V for Vendetta – first impression

V FOR VENDETTA is a blockbuster Hollywood movie that, for a change, lives up to its hype. The funny thing is that, as an action movie, it is not nearly what you would expect. Sure, there is enough excitement to make the film entertaining, but is reasonably spaced out through the running time, and it seldom seems overdone. This is no unending string of exploding buildings; in fact, the explosions are limited to two, which bookend the movie. V FOR VENDETTA is not a non-stop orgy of destruction; it’s a film calculated to get under your skin.

The big draw of the story is actually ideas and emotional content. In the context of a mass medium entertainment, the film does what pop art can do well: take on big ideas and dramatize them in a way that appeals to the public, without descending into academic abstraction. The result may not be subtle, but it’s not meant to be. V FOR VENDETTA seeks to start a conversation by setting off a few fireworks guaranteed to grab your attention. Where you take it from there is up for you.

I do think that some of the advance reaction has been misleading, with critics calilng V (the masked title character) a terrorist and even comparing him to Osama Bin Laden. Whether V is in fact a terrorist is open to debate: the government officials in the movie use that term to describe him, but his goal is not to terrorize the public; he is actually trying to foment a popular rebellion. He seeks not to instill fear but to inspire hope. The underlying message of the film is that many in the population already agree with him on some level, but they are afraid to act, because the facist government that rules them seems too powerful, too invulnerable. V manages to prove that they can be defeated, and this spurs the previous frightened public to stand up.

Of course, we can argue about V’s methods, which (not to whitewash the matter) do include violence and homicide. But that is part of the film’s point, to raise the question of when violence is justified. V’s use of violence certainly is, but that’s because the story is set up that way: he lives in the world where the powerful are corrupt and above the law: he even ponts out that “no court” exists that could have administered justice to one of his victims (who so richly deserved it).

Some critics are calling this approach irresponsble, because it seems to advocate terrorism, but I think this is overstating the case a bit. Just about everyone approves of violence in some circumstances; the key usually lies in the concept of “reciprocity” — that the use of violence be appropriate under the circumstances (i.e., if someone’s trying to hit you, you hit them back, but you don’t kill them unless they’re trying to kill you).

Certainly there is no doubt that mainstream America thinks that violece is justified in overthrowing tyranny (that was the rational behind the American Revolution). Just a few years ago, our president launched an unprovoked war to remove a dictator from power, and most everyone in the media was fine with that. The main difference was that America used traditional weapons of war against Iraq; that purges them of any taint of terrorism — regardless of how many innocent civilians were killed.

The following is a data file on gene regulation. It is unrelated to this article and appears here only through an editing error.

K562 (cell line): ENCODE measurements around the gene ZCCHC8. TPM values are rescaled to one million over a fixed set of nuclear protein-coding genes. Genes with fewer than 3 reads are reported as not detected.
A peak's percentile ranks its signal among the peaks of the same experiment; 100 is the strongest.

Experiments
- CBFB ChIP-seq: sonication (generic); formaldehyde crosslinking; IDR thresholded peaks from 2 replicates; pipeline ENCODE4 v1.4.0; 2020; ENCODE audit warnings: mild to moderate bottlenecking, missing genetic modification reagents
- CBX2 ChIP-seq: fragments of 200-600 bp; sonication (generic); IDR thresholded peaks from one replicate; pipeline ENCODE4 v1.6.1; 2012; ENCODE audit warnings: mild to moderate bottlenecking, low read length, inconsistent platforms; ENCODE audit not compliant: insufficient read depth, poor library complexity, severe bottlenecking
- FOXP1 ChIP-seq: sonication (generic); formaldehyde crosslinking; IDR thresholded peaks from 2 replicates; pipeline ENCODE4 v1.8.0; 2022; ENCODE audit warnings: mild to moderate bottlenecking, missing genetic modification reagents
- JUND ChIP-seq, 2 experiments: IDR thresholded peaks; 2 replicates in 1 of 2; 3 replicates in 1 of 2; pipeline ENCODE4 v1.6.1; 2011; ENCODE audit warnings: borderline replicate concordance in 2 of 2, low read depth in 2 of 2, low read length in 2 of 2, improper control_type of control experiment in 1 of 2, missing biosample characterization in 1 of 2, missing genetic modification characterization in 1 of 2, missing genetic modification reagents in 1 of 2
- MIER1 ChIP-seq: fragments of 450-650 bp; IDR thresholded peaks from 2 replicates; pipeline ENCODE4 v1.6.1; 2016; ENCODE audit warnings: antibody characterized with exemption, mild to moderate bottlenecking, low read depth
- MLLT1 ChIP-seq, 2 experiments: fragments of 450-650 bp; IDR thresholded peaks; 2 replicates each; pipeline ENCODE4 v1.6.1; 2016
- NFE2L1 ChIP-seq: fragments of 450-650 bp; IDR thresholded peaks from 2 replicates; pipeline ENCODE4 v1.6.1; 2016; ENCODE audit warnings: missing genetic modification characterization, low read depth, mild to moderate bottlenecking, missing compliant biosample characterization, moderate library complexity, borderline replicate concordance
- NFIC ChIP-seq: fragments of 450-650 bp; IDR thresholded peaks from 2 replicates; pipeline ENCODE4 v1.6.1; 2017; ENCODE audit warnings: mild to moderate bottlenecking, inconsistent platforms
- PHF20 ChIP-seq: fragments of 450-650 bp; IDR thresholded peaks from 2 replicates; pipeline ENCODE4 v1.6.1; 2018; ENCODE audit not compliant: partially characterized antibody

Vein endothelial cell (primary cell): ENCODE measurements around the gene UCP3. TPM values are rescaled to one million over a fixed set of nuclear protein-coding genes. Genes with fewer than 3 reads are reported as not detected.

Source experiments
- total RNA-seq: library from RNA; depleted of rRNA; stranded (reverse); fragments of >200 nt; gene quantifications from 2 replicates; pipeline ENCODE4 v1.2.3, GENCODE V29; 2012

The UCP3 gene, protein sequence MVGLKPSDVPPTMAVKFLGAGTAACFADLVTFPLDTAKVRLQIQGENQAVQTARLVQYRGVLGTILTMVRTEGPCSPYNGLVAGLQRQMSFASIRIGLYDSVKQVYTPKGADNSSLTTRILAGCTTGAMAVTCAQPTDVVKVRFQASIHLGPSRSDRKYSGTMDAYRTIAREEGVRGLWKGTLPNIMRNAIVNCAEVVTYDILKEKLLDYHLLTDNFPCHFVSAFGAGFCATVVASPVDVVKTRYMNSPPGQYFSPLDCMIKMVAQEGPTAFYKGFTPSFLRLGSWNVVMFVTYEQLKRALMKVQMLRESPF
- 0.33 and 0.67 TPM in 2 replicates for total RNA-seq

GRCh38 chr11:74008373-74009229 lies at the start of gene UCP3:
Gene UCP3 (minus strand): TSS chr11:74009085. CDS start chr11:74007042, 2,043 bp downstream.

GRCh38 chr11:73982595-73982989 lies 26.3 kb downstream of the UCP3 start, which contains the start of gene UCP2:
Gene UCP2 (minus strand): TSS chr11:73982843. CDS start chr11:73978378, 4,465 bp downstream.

V, on the other hand, strikes down only the guilty. This is a pleasing fantasy that allows us to regard him favorably as at least an anti-hero, if not an outright hero. Like many classic movie monsters (think of the scarred sculptor in the 1953 version of HOUSE OF WAX), he has been wronged, and he seeks vengeance. The audience identifies with him because his motivation is just, even if his methods are questionable.

But there is nothing unique in this. V FOR VENDETTA shows frequent clips from an old film version of THE COUNT OF MONTE CRISTO, which is of course a revenge-melodrama, in which the title characters settles the score with those who wrong him. There are few would object to that film’s subect matter, perhaps because its period setting makes it seems so remote.

V FOR VENDETTA deserves to be seen in the same context — as fiction. The film is hardly advocating the explosive destruction of parliment, any more than COUNT OF MONTE CRISTO was advocating homicide. In art, we can see our inner fantasies and impulse personified; on the screen, we can watch characters who embody parts of our psyche as they act our scenarios that would not work in real life, and yet they resonante with a sense of reality because they touch upon elements of our conscious lives. In real life, it’s hard to imagine that V would be so lucky as not to cause a little collateral damage (i.e., loss of innocent life), but this isn’t real life; it’s a movie. And in that movie, it is perfectly acceptable to have a character who symbolizes that desire to stand up to a corrupt authority. The more corrupt the authority is, and the more extreme the methods needed to defeat it — that only adds to the excitement of the story. Films should be writ large on the big screen, not narrowed down to the small confines of reality. In our actual politics, we need nuance and forebearance; we do not necessarily need the same in our politically-themed art.

Strangely, we seem to be living in a bizarro world, where the exact opposite is assumed to be true. A president can invoke simple-minded notions of good and evil to justify an unprovoked war, and the idealism of the language is allowed to mask the reality of the carnage that kills and wounds tens of thousands of innocent lives. But a film in which a character uses a few explosions to ask the populace to stand up to its government and say, “Enough is enough” — well, we can’t have that now, can we? That’s irresponsible art.